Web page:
Uganda and Rwanda share a common climate so mountain gorilla trekking safari can be done throughout the year, the best time to visit Africa’s tropical rainforests is during one of the two dry seasons. The first dry season last from about mid- December to the end of February and the second longest dry season runs from early June to late September. These dry seasons are the most comfortable for Gorilla trekking.
The equatorial rainforest of the Congo Basin has three distinct seasons that are best described as wet, wetter, and wettest because rain is a crucial component of its delicate ecosystem. Congo’s “low rainfall” season, which lasts from June to September, and the “gentle rainfall” season, which lasts from December to February, are the best times to go gorilla trekking tour. The driest and coolest months of the year are generally considered to be July and August.
1. Will I see gorillas in Uganda and Rwanda?
Park ranger guides generally know where the various mountain gorilla families are because they are so closely monitored and in contact with either researchers or trekkers every day. As a result, you probably have a 99% chance of seeing the gorillas.
Your gorilla ranger will instruct you to leave everything but your camera when you eventually come across a gorilla family. Then, without endangering them, he will bring you close enough to observe the gorillas closely. There are no barriers standing between you; only respect. The gorillas have grown accustomed to human observers and are fearless when engaging in their normal activities, such as foraging, grooming, and napping. In fact, the young ones’ constant curiosity about people and their playful demeanor try the patience of their teenage gorilla babysitters.
Watching gorillas in their natural environment is so lovely and peaceful, but keep in mind that the gorilla family’s imposing silverback male patriarch is keenly aware of your presence. We advise you to spend some of the time taking pictures, but set aside at least 20 minutes to simply observe the gorillas; you’ll feel much more like you’ve seen them in their natural environment.
2. Can I touch gorillas?
Without a doubt, no. Despite the fact that we completely comprehend the urge to reach out and cuddle a cute baby. First off, because they are wild animals, you run the risk of being seriously hurt because they are powerful and unpredictable. In addition to being highly vulnerable to human diseases, gorilla populations are already gravely threatened by logging, poaching, and human encroachment on their natural habitat. You are not only not allowed to interact with them, but you may also be required to wear a face mask in some situations and maintain a constant distance of at least seven meters (22 feet) from them. Make sure you are in excellent health before you travel and take precautions not to pick up any diseases, because you won’t be allowed to go on a gorilla trek if you’re sick.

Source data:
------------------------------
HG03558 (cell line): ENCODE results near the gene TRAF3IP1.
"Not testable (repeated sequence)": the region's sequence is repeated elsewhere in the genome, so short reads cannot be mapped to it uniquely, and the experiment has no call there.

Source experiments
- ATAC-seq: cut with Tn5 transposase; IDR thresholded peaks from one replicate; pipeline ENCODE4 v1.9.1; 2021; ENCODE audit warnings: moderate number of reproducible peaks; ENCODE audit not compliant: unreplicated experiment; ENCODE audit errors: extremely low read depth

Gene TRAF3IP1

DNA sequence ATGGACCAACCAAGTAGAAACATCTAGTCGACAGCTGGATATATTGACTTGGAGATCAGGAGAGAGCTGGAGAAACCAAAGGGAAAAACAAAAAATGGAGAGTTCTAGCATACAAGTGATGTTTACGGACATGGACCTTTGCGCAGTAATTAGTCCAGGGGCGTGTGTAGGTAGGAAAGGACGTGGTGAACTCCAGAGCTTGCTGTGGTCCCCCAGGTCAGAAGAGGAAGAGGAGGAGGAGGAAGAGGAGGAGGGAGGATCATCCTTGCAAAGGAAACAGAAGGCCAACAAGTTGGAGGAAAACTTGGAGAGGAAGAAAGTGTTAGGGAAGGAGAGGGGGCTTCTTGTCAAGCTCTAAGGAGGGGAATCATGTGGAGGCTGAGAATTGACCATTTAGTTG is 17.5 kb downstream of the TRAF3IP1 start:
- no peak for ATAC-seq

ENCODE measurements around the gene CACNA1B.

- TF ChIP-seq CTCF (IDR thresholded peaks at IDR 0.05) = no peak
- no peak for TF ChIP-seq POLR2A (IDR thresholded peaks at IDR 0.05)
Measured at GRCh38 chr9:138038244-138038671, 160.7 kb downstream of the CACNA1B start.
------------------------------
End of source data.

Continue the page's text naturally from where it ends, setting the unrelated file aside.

Remember, once you have located the gorilla family, travelers are only allowed to spend an hour with the gorilla family allocated to them.
3. Do I need to use a porter?
Even if you feel fit enough to handle the terrain, altitude, humidity, and your daypack during your gorilla trek, we strongly advise you to use a porter if their services are made available to you. You will be providing a living for a number of villagers in the neighborhood for a small sum of money—roughly $20.
Keep in mind that every person in Africa with a legal job provides for seven to nine other people. Without as much participation from people as possible, conservation efforts cannot be successful, so the more porters you can recruit, the better.
4. How Fit Do I Have to Be?
The more fit you are, the better for any strenuous activity. However, this does not imply that in order to go gorilla trekking, you must be able to bench press three times your body weight or compete in a triathlon.
The trekkers will be divided into groups based on their age and fitness level, and those who are older and less fit will typically be assigned to the gorilla family that is closest to the trailhead. You won’t be separated from family or friends, but you will need to slow down to the pace of the slowest hikers in order to maintain the group’s safety. This is the hiking equivalent of the golden rule.
The group that is furthest is allocated to the fittest or youngest members. Your guides will pause when necessary for a break, to drink water, to take in the scenery, or even to have a snack. They are very skilled at gauging how the group is doing. Water and possibly energizing foods like roasted cashews or peanuts, bananas, apples, chocolate bars, muffins, small sandwiches or bread rolls, and regional specialties like “rolled eggs,” a type of cold omelet, are included in packed lunches.
Trekking is always more convenient during the dry season. Mud can make trails slick and the hike more difficult during the rainy season. Additionally, primates may seek shelter from the rain in nests or trees, making them more elusive and difficult to spot. Bring along a pair of compact binoculars to get a clear view of their facial expressions and antics.
Additionally, some gorilla families will be moving rather than lounging around, munching leaves, and soaking up the sun. You’ll need to be able to keep up with them because they are much better suited than we are to moving through their rainforest habitat.